Figure 1.
 
Analysis of AAV2-mediated transgene expression and secretion in HEK293 cells. (A) Schematic representation of the structure of plasmid-encoded vectors. All vectors use the cytomegalovirus (CMV) promoter, the CMV/β-globin intron (CMV/β-glob), and the β-globin polyadenylation site (PolyA). (B) Reducing Western blot analyses of PRL and vasoinhibin (Vi) proteins in cell lysates (CL) and conditioned media (CM) of HEK293 cells not transduced (C) or transduced with AAV2-PRL or AAV2-Vi are shown. (C) Reducing Western blot analysis of CM from HEK293 cells transduced with AAV2-PRL or AAV2-Vi vectors incubated with N-glycosidase F (+N-GF) after collection. (D) Reducing Western blot analysis of sFlt-1 protein in CL and CM of HEK293 cells transduced with AAV2–sFlt-1 vector. Numbers indicate the position of molecular weight markers.
Figure 2.
 
Verification and localization of AAV2-mediated transgene expression in the retina. (A) RT-PCR analysis of vasoinhibins (Vi), sFlt-1, and PRL cDNA in retinas obtained from rats 1 month after being injected intravitreally with vehicle (C) or AAV2-Vi, AAV2–sFlt-1, or AAV2-PRL vectors. The sizes of RT-PCR products are given in base pairs (bp). Amplification of β-actin was used as an internal standard. (B, C) Confocal microscope visualization of direct GFP fluorescence in the ganglion cell layer of a flat-mounted retinal preparation (B) or of GFP immunoreactivity in a retinal section (C), obtained from rats 1 month after being injected intravitreally with the AAV2-GFP vector. Bars indicate 50 μm. GCL, ganglion cell layer; IPL, inner plexiform layer; INL, internal nuclear layer; ONL, outer nuclear layer.
Figure 2.
 
Verification and localization of AAV2-mediated transgene expression in the retina. (A) RT-PCR analysis of vasoinhibins (Vi), sFlt-1, and PRL cDNA in retinas obtained from rats 1 month after being injected intravitreally with vehicle (C) or AAV2-Vi, AAV2–sFlt-1, or AAV2-PRL vectors. The sizes of RT-PCR products are given in base pairs (bp). Amplification of β-actin was used as an internal standard. (B, C) Confocal microscope visualization of direct GFP fluorescence in the ganglion cell layer of a flat-mounted retinal preparation (B) or of GFP immunoreactivity in a retinal section (C), obtained from rats 1 month after being injected intravitreally with the AAV2-GFP vector. Bars indicate 50 μm. GCL, ganglion cell layer; IPL, inner plexiform layer; INL, internal nuclear layer; ONL, outer nuclear layer.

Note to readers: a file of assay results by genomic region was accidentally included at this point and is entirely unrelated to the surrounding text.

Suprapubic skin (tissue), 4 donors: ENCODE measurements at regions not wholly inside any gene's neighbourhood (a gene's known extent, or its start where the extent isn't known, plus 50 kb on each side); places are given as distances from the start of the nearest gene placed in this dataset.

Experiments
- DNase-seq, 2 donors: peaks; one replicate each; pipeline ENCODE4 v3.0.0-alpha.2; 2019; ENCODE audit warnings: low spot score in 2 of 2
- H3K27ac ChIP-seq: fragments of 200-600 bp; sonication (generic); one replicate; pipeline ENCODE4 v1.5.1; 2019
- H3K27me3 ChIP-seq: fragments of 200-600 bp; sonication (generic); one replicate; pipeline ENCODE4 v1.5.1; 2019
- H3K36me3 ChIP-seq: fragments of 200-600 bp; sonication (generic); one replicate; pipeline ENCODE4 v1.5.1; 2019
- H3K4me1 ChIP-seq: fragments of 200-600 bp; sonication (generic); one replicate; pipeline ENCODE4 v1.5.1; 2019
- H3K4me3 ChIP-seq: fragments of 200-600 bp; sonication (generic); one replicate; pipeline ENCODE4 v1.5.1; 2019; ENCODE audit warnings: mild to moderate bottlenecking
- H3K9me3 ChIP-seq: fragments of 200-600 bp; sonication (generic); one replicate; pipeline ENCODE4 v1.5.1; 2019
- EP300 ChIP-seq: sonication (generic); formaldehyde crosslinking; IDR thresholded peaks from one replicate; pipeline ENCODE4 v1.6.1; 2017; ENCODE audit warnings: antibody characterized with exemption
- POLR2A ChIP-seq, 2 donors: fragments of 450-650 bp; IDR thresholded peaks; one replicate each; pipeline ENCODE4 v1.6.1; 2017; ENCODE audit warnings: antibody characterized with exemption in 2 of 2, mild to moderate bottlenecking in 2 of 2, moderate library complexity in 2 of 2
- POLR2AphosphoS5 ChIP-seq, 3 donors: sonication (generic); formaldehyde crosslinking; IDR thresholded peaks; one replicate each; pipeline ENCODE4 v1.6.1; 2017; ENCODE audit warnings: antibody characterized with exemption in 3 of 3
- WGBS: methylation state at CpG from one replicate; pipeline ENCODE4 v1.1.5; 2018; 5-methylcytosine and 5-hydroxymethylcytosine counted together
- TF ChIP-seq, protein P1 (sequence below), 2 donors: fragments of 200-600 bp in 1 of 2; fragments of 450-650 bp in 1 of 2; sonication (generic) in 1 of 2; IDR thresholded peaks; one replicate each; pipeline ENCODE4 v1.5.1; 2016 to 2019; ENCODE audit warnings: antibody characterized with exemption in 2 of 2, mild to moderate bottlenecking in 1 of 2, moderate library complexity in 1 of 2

Figure 3.
 
The intravitreal injection of AAV2-vasoinhibin vector inhibits VEGF-induced retinal vasopermeability. Age-matched rats were injected intravitreally with PBS (A, E) or VEGF in PBS (B, C, F, G) 1 month after receiving no injection (PBS) (A, E), vector vehicle (VEGF) (B, F), or the AAV2-vasoinhibin vector (VEGF + AAV2-Vi) (C, G). Animals were perfused with FITC-dextran 24 hours after treatment with PBS or VEGF. Representative flat-mounted retinas under light-field (AC) and fluorescence (EG) microscopy illustrate the presence of hemorrhages and the accumulation of FITC-dextran into the retinal parenchyma. Quantification of hemorrhagic area (D) and of FITC-dextran fluorescence intensity (H) from three and five flat-mounted retinas, respectively, is shown. *P < 0.05 vs. PBS- or VEGF + AAV2-Vi-injected rats.
Figure 3.
 
The intravitreal injection of AAV2-vasoinhibin vector inhibits VEGF-induced retinal vasopermeability. Age-matched rats were injected intravitreally with PBS (A, E) or VEGF in PBS (B, C, F, G) 1 month after receiving no injection (PBS) (A, E), vector vehicle (VEGF) (B, F), or the AAV2-vasoinhibin vector (VEGF + AAV2-Vi) (C, G). Animals were perfused with FITC-dextran 24 hours after treatment with PBS or VEGF. Representative flat-mounted retinas under light-field (AC) and fluorescence (EG) microscopy illustrate the presence of hemorrhages and the accumulation of FITC-dextran into the retinal parenchyma. Quantification of hemorrhagic area (D) and of FITC-dextran fluorescence intensity (H) from three and five flat-mounted retinas, respectively, is shown. *P < 0.05 vs. PBS- or VEGF + AAV2-Vi-injected rats.
Figure 4.
 
The intravitreal injection of the AAV2-vasoinhibin vector (AAV2-Vi) prevents retinal vasopermeability in diabetic rats. Evans blue evaluation of retinal vasopermeability in retinal extracts from control rats or rats made diabetic with streptozotocin 1 month after being injected intravitreally with vehicle without vector (Control) or with the AAV2-Vi, AAV2–sFlt-1, or AAV2-PRL vectors. Values are mean ± SEM. Numbers inside bars correspond to n values. *P < 0.05 vs. respective nondiabetic rats; **P< 0.05 vs. control diabetic rats; #P < 0.05 vs. AAV2-Vi diabetic rats.
Figure 4.
 
The intravitreal injection of the AAV2-vasoinhibin vector (AAV2-Vi) prevents retinal vasopermeability in diabetic rats. Evans blue evaluation of retinal vasopermeability in retinal extracts from control rats or rats made diabetic with streptozotocin 1 month after being injected intravitreally with vehicle without vector (Control) or with the AAV2-Vi, AAV2–sFlt-1, or AAV2-PRL vectors. Values are mean ± SEM. Numbers inside bars correspond to n values. *P < 0.05 vs. respective nondiabetic rats; **P< 0.05 vs. control diabetic rats; #P < 0.05 vs. AAV2-Vi diabetic rats.